Hawaii Fishing News, LLC

Hawaii Fishing News

Hawaii Fishing News March 2019

HAWAII FISHING NEWS brings it all to you! Sportfishing in Hawaii is year-round! Aptly titled by HAWAII FISHING NEWS in 1977, the "Blue Marlin Capital of the World." Hawaii offers six species of billfish plus yellowfin (ahi), skipjack (aku), dogtooth, bonito, albacore & bigeye tuna. Other species of offshore game fish include wahoo (ono), dolphin fish (mahimahi), great barracuda (kaku) & rainbow runner (kamanu,or Hawaiian salmon). Bottom fishing is also popular in Hawaii with good catches of snapper at depths of 10 to 100 fathoms. Inshore waters of Hawaii, with 700 miles of fishable shoreline, draw the most activity from anglers. Heavy-duty shore casting rigs allow anglers to tackle giant ulua (jacks) of up to 200 lbs as they prowl the reefs at night. Medium tackle and ultralight fishing clubs have sprung up in Hawaii as anglers have discovered the excitement of fishing for the many other species that make the reefs and sandy channels their homes. Freshwater enthusiasts are not to be denied as Hawaii has more varieties of freshwater game fish than most areas of the mainland; these include largemouth bass, smallmouth bass, oscar, tucunare, channel catfish and rainbow trout. What all this adds up to? Hawaii is a great place to fish!

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12 Issues

in this issue

2 min.
maui bow fishing

In July 2014, I was throwing net with my uncle when we saw a kala swimming in the deep. The water was too deep for us to reach with the throw net. The next day we went back and saw the same kala swimming in the same spot. I told my uncle, “If I had a bow, I could shoot it.” I was already shooting compound bows, and I’d seen videos of bow fishing being done on the mainland. I went home, called the DLNR and asked if bow fishing was legal. They didn’t even know what it was, and they told me, “Just don’t shoot illegal fish.” Then I did some research and found some kits with arrows made for bow fishing. I ordered a kit and bought a used…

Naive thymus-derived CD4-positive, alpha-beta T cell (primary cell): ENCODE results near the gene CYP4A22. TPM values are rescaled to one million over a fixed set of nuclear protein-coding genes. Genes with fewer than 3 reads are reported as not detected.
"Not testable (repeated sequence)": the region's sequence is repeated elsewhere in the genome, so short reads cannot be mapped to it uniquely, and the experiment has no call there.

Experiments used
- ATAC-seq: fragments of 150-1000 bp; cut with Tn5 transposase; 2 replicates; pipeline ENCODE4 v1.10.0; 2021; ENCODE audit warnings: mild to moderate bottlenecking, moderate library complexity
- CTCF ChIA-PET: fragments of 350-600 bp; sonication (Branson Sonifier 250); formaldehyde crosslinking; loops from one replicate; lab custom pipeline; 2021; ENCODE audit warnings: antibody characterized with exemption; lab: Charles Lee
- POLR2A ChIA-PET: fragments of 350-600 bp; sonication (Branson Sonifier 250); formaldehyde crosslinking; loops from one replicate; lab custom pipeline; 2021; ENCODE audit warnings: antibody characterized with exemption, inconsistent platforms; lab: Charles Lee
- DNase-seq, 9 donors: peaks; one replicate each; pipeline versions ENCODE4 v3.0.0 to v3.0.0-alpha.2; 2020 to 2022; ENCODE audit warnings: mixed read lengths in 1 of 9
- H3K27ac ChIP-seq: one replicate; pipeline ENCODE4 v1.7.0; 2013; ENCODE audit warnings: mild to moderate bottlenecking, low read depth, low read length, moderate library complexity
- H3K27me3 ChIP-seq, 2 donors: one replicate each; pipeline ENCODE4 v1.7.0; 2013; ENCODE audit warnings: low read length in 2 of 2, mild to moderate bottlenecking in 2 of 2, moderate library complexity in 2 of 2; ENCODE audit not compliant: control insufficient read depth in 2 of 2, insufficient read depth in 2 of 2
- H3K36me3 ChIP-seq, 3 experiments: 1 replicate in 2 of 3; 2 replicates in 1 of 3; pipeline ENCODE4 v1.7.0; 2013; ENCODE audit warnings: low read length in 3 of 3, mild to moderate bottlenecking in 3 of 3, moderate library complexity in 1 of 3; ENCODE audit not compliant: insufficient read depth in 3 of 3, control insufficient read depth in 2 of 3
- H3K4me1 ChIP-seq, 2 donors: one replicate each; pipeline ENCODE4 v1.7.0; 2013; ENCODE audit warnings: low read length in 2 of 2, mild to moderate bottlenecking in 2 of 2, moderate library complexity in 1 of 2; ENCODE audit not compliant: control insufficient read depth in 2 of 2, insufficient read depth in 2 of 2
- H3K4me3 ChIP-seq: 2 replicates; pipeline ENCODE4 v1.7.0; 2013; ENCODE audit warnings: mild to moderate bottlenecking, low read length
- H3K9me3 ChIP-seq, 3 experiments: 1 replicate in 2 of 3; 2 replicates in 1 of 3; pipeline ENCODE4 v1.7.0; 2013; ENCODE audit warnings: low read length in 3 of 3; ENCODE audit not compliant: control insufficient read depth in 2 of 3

5 min.
how do you choose a fishing lure?

You can’t just grab any lure off the shelf, start casting and expect to catch a fish. There are many lures out there to choose from. Pick one lure design, and just look at all the colors it comes in. You also have to select the size you want to use. The choices can be staggering. Here are some of the things I considered when I started trolling for papio in Kane‘ohe Bay with the kids. The papio weighed 1 to 2 lbs. The water was 3 to 5 feet deep. We were using two spinning rods with 8-lb test line. I chose a floating Rapala lure that was about 4 inches long. If the boat stopped, the lure would float to the surface, not sink and get snagged in the…

8 min.
off-season gear maintenance

In a marine environment as unforgiving as ours in Hawai‘i, having fishing gear in top shape to handle the sheer power of the fish around these islands is a must. The catch is that with a year-round fishery, declaring an off-season to stop fishing and ensure your gear is in top shape can be tough. It is not always easy to break away from the action. While maintenance is nonnegotiable, it doesn’t have to be a showstopper. I have yet to find a season in which big fish are not a possibility. My biggest marlin was captured in the month of April, my good fishing buddy Pat Murphy got his beast in August, and we both just lost a 500-plus-lb monster in January. I time my maintenance around the annual ‘ahi…

6 min.
new moon kayak adventure

The conditions were right with a new moon, light winds and small waves, so we made the decision to head out to O‘ahu’s westside FAD (fish aggregation device). It was a trip that piqued a lot of interest among the members of the “Kayak Fishing Friends Honolulu, HI” Facebook group. We decided on a 4 a.m. launch from Poka‘i Bay Beach Park. Typically, when the conditions are nearly perfect, the parking area at this park fills up quickly. It’s not unusual for the lot to be full by 4 a.m. Nevertheless, I found a parking spot and saw about 20 kayak anglers. I was one of the last to show up at the beach. Most of my group had already begun fishing for akule, a prime nighttime target for a lot…

1 min.
fun fishing with the ‘tax man’

On a recent Sunday with Cody and Dwayne from UFO Fishing, my wife, good friend and I launched out of Lahaina Harbor. We couldn’t have asked for better weather. After snagging some live bait, we made our way to “Elephant Rock,” off the southern corner of Moloka‘i. We made a pass trolling a single lure and hooked a kaku within a couple of minutes. We then took some time to throw plugs for ulua with no success, so we began dropping jigs a bit farther out. We landed a nice-sized kahala and a shark, and battled with an estimated 50-pounder (it had to be ulua) before it broke off our 80-lb test line and took one of my favorite jigs. Toward the end of our trip, our live-bait rig hooked up.…

3 min.
fishers can help fisheries science and management

Every year, more and more rules are placed on fishermen: closed areas, bag limits, minimum sizes. Why these rules are made is often emotional, political and sometimes scientific, and how these rules are developed is often poorly understood. Why can fishermen catch a fish only bigger than a certain size? Why can they take only so many fish? The answer is in the data or, more specifically, in the “available” data. Federal fishery managers base their decisions on the “best scientific information available.” This means that they must decide whether the data they have is the best data that exist. More often than not, in Hawai‘i and the Pacific islands not much information is available on many species. Thus, management decisions about these species are either made on very limited data…